Martine talks more about Signal Loss in this video.

A Good Catch - Better Fishing For Kiwis
Dr Randall Bess | Research Fellow |
‘Teach a man to fish, and he’ll eat for life. Give him someone else’s fish, and he’ll vote for you.’ Politicians obviously know about this saying.

Over the next year or so, The New Zealand Initiative will look at why many New Zealanders consider their recreational fishing experience is not what it used to be.

We will look at the current state of recreational fisheries and identify what needs to be fixed, so that our children and grandchildren are able to grow up enjoying a pastime that is an integral part of the Kiwi way of life.

If New Zealanders do not earnestly look at this issue now, then there may well be fewer and fewer fish to catch. Daily bag limits will continue to decrease while minimum legal sizes increase. Going down this path does not look good for the future of recreational fishing.

We will examine the issues that affect the recreational fishing experience. These include the way fishstocks are allocated between fishing sectors; the highly controversial practices of discarding, high grading and misreporting of commercial catches that have been in the media recently; and, the drivers of increasing demand for recreational fishing, such as growth in population and tourism.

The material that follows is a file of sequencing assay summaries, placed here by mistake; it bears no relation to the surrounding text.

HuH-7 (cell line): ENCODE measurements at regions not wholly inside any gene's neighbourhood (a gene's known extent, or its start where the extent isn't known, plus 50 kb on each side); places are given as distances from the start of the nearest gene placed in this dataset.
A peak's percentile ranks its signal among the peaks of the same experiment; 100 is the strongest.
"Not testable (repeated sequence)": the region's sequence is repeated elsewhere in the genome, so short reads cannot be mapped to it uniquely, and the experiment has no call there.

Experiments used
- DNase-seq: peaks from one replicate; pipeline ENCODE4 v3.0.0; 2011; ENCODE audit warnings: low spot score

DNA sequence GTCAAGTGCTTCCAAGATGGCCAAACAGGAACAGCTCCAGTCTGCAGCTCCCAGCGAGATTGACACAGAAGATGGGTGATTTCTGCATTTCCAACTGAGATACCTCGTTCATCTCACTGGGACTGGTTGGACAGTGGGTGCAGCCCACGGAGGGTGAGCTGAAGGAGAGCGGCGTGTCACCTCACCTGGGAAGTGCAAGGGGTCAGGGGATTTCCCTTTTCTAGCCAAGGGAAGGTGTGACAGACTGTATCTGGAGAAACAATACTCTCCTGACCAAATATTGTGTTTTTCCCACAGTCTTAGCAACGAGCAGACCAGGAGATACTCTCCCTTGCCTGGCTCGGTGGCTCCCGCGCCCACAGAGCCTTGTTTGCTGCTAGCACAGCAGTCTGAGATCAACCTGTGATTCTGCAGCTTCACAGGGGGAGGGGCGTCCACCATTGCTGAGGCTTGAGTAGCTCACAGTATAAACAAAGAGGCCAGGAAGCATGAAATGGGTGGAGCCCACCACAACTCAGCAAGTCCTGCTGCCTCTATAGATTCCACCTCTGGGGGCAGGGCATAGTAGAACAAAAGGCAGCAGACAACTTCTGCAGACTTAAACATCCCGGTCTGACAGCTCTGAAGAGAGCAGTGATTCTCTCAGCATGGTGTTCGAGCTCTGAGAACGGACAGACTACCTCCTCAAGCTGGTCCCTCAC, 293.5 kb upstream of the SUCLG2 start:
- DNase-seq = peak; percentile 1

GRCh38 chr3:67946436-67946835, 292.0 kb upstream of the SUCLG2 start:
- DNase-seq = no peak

It is important that we find solutions that improve the abundance of fishstocks and their sustainability. These solutions must also uphold the rights associated with commercial quota ownership and Maori customary food gathering.

Our work will engage widely with fishers, recreational fishing representatives, iwi leaders, and government officials, as well as opposition parties.

It will produce a series of reports to promote public debates about what is possible. We are approaching this work with an open mind about what will be acceptable to the wider public. This is an opportunity for bold and creative discovery of what will work best.

We want to hear from you, so make sure you connect with us on our fisheries Facebook page and on the New Zealand Initiative website for updates.

Wealth inequality a national disgrace
Dr Bryce Wilkinson | Senior Fellow |
If you are above 40, I hope you would have built some financial net worth through hard work and thrift.  And if you are under 40, I hope that at least you aspire to build up some savings for a more comfortable retirement.
But perhaps like me, you did not realise that by working hard, paying off your mortgages and saving, you are depriving 15-19 year olds of a fair share of your wealth?  Every dollar you save relative to someone with no savings increases wealth inequality.